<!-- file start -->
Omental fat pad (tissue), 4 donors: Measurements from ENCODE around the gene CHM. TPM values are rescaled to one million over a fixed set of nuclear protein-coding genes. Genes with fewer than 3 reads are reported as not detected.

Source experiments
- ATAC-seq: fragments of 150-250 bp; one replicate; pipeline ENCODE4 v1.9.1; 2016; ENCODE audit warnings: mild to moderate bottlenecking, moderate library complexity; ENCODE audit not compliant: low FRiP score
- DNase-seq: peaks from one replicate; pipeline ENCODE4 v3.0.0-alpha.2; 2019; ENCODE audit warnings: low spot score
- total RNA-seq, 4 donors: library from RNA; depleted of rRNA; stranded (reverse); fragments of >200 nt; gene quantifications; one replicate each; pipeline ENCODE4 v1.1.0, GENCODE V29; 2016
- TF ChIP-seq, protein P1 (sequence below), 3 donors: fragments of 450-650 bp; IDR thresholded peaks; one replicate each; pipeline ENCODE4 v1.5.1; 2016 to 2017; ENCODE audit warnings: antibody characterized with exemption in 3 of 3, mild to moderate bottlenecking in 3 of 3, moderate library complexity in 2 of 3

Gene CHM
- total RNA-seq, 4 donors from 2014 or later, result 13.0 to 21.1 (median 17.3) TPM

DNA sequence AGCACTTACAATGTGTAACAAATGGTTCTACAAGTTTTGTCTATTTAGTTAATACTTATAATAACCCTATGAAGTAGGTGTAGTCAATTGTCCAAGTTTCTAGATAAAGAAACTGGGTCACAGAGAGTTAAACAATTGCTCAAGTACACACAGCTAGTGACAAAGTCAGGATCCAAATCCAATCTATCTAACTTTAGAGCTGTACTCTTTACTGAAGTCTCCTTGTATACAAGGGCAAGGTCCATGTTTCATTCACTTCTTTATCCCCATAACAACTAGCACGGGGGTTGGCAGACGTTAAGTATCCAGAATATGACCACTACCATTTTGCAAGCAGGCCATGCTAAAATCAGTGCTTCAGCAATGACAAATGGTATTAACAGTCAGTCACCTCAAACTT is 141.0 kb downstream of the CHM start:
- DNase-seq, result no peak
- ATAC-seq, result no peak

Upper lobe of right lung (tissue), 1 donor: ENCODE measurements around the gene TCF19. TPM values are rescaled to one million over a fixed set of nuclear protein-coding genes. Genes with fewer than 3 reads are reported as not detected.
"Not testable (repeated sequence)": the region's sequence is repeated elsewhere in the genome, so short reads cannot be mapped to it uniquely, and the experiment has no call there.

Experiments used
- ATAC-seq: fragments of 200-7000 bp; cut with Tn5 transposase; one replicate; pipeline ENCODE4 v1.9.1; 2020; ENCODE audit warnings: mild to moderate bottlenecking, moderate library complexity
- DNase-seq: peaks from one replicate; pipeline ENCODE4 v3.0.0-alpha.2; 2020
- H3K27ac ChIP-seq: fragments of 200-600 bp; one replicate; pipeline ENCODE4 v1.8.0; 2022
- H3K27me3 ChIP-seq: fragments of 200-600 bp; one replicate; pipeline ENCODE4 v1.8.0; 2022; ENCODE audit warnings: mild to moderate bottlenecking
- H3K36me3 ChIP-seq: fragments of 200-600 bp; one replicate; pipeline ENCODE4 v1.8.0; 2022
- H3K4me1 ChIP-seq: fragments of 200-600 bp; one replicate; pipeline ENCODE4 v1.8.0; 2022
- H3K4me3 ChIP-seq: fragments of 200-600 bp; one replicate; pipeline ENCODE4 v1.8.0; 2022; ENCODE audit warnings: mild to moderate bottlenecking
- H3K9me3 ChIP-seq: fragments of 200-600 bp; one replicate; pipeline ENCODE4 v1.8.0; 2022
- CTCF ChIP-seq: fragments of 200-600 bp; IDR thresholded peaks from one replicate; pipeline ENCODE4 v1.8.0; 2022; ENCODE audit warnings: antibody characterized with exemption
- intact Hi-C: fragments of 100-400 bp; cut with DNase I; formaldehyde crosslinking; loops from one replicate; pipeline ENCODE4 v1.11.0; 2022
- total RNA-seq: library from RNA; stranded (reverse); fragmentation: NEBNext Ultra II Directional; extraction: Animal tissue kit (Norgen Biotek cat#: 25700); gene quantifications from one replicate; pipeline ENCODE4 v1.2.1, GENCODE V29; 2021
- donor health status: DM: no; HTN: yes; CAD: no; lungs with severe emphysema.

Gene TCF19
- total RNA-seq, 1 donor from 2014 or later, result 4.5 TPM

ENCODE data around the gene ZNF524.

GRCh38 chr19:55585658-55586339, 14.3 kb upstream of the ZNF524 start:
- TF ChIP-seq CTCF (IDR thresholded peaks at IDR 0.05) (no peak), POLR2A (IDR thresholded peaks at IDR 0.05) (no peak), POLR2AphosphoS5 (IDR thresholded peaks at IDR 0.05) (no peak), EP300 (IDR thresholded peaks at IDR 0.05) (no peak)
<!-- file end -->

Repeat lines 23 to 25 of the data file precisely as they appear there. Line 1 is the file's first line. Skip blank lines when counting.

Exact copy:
- CTCF ChIP-seq: fragments of 200-600 bp; IDR thresholded peaks from one replicate; pipeline ENCODE4 v1.8.0; 2022; ENCODE audit warnings: antibody characterized with exemption
- intact Hi-C: fragments of 100-400 bp; cut with DNase I; formaldehyde crosslinking; loops from one replicate; pipeline ENCODE4 v1.11.0; 2022
- total RNA-seq: library from RNA; stranded (reverse); fragmentation: NEBNext Ultra II Directional; extraction: Animal tissue kit (Norgen Biotek cat#: 25700); gene quantifications from one replicate; pipeline ENCODE4 v1.2.1, GENCODE V29; 2021